This study was approved by the National Research Institute of Tuberculosis and Lung Diseases. We performed a retrospective analysis of our center’s database to obtain information on donors consented for organ donation between December 2005 and October 2018. The retrieved records were then categorized into 2 time periods, from 2005 to December 2011 and from 2012 to 2018.

Demographic data of donors, including sex, age, cause of death, blood group, outcomes after donation, number of organ per donor, and some comorbidities (diabetes mellitus and hypertension), were assessed.

Data were exported to SPSS software (SPSS: An IBM Company, version 21, IBM Corporation, Armonk, NY, USA) from the center’s database. According to normal distribution of quantitative date, t tests were conducted for analysis and for nominal variables. Statistical comparisons were made using chi-square test. P < .05 was considered statistically significant.

Results

From 2005 to 2018, there were 1848 deceased donors; of these, 649 were female (35.11%), and the mean age was 37.11 years. Over the study years investigated here, we observed a change in the demographics of organ donors. As shown in Table 1, age of male donors significantly increased, with mean age increasing from 31.51 ± 15.28 years in the early period to 40 ± 22.3 years in the later period. However, the proportion of female and male donors was steady, with 60% to 65% of donors who were male.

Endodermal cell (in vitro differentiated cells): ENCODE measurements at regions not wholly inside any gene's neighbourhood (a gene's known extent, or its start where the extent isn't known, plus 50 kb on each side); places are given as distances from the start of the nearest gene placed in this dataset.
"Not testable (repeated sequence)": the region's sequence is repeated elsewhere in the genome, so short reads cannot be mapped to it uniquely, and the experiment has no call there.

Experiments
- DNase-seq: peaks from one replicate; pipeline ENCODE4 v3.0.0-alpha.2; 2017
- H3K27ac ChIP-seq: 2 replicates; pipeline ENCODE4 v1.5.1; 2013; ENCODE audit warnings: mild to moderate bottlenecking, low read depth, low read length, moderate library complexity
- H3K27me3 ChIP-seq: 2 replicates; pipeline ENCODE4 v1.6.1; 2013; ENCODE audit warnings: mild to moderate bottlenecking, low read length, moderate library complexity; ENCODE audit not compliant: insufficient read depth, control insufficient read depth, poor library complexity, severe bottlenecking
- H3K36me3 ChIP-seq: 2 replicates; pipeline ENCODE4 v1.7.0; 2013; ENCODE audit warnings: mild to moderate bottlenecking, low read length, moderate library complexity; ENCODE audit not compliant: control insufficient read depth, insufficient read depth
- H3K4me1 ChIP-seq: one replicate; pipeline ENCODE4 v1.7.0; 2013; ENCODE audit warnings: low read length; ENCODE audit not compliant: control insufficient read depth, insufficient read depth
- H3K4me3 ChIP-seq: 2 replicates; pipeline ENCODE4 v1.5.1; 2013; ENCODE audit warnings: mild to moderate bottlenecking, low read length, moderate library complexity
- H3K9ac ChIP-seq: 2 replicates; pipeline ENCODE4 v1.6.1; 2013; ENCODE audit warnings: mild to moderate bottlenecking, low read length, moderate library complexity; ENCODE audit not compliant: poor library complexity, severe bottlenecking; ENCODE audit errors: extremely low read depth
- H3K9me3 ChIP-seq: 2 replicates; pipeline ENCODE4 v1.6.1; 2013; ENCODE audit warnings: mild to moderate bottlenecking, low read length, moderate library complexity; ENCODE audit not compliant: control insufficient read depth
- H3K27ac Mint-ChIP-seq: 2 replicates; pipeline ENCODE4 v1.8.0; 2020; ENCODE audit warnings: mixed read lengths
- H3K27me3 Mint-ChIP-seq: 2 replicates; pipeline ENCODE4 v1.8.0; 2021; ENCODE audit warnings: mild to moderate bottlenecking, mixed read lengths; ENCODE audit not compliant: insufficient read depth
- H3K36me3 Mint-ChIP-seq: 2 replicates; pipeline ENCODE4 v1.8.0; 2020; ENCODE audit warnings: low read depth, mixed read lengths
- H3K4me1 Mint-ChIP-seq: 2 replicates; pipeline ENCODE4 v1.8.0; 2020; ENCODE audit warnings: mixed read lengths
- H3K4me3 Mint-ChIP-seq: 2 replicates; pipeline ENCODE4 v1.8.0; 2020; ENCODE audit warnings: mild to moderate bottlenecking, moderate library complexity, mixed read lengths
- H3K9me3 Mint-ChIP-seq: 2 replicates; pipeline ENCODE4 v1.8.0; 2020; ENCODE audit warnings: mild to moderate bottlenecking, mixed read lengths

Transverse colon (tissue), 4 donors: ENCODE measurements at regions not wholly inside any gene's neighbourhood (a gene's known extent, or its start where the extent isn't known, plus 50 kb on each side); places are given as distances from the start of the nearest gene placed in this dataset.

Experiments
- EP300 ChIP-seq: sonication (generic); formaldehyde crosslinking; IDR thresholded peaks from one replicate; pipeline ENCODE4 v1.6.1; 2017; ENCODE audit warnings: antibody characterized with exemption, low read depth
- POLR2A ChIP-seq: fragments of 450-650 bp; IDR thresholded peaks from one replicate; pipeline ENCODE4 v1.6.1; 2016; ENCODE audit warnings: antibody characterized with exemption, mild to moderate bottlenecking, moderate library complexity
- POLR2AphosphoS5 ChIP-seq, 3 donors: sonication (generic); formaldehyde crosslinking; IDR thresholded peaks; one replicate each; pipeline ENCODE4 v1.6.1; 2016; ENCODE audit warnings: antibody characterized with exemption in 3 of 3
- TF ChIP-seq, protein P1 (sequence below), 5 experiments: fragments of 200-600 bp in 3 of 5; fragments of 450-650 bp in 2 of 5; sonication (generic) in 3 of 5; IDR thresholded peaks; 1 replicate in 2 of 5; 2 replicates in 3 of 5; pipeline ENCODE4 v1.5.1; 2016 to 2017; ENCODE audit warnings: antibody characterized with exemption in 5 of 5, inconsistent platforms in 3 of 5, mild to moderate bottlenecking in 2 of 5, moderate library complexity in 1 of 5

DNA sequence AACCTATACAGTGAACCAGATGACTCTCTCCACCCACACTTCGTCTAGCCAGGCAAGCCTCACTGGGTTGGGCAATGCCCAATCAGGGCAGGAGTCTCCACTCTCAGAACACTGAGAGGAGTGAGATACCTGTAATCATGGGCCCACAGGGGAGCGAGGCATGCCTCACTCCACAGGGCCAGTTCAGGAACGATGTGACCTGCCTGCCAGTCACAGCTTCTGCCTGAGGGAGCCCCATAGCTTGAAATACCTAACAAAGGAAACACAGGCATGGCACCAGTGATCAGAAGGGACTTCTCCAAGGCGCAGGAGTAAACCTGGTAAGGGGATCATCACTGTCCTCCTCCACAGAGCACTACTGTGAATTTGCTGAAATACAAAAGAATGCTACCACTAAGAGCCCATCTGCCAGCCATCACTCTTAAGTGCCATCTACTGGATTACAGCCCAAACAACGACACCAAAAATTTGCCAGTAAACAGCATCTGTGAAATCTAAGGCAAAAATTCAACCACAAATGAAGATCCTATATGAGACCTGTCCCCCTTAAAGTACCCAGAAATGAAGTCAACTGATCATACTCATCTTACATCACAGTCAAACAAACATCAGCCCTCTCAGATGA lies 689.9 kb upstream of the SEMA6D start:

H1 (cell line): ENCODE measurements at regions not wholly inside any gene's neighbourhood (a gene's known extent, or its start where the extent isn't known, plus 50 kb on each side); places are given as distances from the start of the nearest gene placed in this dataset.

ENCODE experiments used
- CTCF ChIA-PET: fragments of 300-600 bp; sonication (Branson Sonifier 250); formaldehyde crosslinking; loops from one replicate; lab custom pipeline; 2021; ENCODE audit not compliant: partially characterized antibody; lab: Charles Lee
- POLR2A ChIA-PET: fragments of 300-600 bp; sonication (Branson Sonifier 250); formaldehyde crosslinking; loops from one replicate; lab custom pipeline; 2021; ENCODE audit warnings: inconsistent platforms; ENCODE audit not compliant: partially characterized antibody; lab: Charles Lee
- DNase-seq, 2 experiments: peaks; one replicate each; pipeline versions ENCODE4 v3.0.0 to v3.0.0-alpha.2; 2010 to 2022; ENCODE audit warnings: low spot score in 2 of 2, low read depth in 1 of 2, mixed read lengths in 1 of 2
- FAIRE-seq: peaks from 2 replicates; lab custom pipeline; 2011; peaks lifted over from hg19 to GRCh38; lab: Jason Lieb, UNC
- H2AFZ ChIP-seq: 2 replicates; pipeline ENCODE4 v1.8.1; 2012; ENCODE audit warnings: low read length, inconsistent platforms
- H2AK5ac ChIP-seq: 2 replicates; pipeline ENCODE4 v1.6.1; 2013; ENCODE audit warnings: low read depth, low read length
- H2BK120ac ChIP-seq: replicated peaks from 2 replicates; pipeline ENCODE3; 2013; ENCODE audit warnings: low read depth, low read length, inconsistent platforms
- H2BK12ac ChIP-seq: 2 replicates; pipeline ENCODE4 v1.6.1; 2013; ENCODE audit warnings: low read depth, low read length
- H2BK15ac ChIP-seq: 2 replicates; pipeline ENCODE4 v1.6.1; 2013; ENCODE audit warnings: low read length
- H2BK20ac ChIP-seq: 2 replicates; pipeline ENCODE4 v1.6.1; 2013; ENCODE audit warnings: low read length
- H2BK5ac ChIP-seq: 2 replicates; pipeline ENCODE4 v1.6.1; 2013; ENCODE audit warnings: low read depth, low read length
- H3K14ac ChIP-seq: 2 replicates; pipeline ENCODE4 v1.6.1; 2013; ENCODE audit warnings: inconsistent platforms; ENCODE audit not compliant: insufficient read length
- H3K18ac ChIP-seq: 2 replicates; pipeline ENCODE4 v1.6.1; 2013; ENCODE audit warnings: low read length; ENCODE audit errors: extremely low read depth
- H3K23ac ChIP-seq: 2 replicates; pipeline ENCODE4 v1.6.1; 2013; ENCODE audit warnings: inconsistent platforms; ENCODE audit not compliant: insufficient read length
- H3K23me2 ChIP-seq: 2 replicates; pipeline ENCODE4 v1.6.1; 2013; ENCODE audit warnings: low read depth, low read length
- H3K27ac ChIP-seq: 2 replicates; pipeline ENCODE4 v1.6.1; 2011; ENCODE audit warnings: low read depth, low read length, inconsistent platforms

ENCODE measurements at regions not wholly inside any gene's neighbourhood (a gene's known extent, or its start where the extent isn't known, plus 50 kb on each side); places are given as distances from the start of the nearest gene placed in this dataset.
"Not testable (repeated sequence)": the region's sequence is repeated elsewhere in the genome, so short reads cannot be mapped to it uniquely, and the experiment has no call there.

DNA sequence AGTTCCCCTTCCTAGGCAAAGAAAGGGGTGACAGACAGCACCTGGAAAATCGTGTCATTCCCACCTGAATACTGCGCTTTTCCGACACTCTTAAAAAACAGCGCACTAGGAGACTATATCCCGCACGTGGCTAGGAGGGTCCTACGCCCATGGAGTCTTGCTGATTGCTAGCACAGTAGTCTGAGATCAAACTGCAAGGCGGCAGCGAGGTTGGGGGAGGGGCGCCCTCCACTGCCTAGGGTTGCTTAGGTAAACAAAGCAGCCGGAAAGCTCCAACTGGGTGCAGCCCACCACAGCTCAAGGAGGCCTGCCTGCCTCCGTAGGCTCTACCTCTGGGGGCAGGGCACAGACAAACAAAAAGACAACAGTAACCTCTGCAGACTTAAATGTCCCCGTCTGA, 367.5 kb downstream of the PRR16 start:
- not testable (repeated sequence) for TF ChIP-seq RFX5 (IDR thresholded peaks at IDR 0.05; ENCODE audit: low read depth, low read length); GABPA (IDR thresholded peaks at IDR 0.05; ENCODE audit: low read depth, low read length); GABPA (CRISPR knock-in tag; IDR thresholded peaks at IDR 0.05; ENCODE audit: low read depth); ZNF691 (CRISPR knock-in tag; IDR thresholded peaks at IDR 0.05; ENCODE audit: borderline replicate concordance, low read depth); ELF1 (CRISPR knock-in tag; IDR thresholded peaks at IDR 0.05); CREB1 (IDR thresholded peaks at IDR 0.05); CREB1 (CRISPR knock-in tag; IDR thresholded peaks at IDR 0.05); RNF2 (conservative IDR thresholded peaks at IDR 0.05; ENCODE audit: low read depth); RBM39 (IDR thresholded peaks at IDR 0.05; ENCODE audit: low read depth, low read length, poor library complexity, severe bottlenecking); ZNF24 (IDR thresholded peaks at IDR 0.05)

Over the study period, the number of pediatric donors under 15 years old decreased from 11.11% to 7.44%, whereas donors under 5 years old were significantly higher in the later period. In the later period, 3.18% of all donors were under 5 years old versus 2.04% in the early period (P = .03; Figure 1).

We also observed a change in donation outcomes. In the early period, among 538 deceased donors, 93.6% were successful, whereas 3.6% of donors had cardiac death before organ retrieval and the donation process was terminated. In the later period, the rate of cardiac death before organ recovery decreased to 2.03%.

The incidence of brain death due to head trauma decreased from 50.5% in the early period to 29% in the later period (P < .001). However, it was the most prevalent cause in both periods. Likewise, intra-cerebral hemorrhage as cause of death increased from 16.6% to 27.3% (P = .04). Furthermore, brain death after prolonged cardiopulmonary resuscitation was more prominent in the later period versus in the early period (10% vs 2.3%).